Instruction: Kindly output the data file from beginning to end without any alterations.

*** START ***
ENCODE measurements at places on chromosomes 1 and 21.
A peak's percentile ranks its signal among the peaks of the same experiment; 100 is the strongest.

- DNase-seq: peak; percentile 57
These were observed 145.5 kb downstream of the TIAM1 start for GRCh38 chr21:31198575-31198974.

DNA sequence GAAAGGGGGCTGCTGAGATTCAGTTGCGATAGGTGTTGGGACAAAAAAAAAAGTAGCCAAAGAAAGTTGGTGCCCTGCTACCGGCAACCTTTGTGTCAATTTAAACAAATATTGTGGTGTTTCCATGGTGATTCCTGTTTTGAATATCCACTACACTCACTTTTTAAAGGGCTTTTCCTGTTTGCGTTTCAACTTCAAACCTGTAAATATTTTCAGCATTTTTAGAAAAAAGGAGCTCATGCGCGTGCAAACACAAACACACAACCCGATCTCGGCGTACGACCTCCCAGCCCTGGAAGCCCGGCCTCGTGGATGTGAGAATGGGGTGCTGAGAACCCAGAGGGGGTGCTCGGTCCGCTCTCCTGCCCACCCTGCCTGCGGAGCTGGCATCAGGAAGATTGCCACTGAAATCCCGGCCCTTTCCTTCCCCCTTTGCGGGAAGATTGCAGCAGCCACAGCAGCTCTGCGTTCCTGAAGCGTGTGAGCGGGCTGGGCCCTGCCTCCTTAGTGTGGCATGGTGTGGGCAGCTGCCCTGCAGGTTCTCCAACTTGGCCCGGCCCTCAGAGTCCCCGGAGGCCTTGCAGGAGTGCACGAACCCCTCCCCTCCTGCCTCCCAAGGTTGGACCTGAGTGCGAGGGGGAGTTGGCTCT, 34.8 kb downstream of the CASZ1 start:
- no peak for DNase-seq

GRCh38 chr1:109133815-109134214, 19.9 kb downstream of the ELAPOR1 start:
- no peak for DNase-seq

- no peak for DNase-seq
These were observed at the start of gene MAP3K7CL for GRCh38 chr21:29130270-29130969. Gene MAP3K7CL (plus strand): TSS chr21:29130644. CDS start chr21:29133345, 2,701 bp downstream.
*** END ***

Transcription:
ENCODE measurements at places on chromosomes 1 and 21.
A peak's percentile ranks its signal among the peaks of the same experiment; 100 is the strongest.

- DNase-seq: peak; percentile 57
These were observed 145.5 kb downstream of the TIAM1 start for GRCh38 chr21:31198575-31198974.

DNA sequence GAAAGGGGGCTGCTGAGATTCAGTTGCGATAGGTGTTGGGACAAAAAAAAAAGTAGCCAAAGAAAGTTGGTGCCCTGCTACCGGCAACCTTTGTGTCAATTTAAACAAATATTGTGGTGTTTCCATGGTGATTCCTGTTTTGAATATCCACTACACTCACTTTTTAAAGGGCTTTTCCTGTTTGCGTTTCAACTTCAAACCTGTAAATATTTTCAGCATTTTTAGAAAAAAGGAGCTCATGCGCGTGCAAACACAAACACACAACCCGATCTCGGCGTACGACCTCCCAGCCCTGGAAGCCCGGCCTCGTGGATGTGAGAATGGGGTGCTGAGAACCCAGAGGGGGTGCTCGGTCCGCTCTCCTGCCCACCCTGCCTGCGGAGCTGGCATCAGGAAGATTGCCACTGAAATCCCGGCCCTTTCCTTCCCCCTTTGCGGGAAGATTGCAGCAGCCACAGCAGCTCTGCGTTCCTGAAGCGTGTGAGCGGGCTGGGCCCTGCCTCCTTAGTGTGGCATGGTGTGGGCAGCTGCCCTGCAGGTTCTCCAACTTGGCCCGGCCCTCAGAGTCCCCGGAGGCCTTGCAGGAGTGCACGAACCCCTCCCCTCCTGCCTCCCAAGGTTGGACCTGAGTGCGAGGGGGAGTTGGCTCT, 34.8 kb downstream of the CASZ1 start:
- no peak for DNase-seq

GRCh38 chr1:109133815-109134214, 19.9 kb downstream of the ELAPOR1 start:
- no peak for DNase-seq

- no peak for DNase-seq
These were observed at the start of gene MAP3K7CL for GRCh38 chr21:29130270-29130969. Gene MAP3K7CL (plus strand): TSS chr21:29130644. CDS start chr21:29133345, 2,701 bp downstream.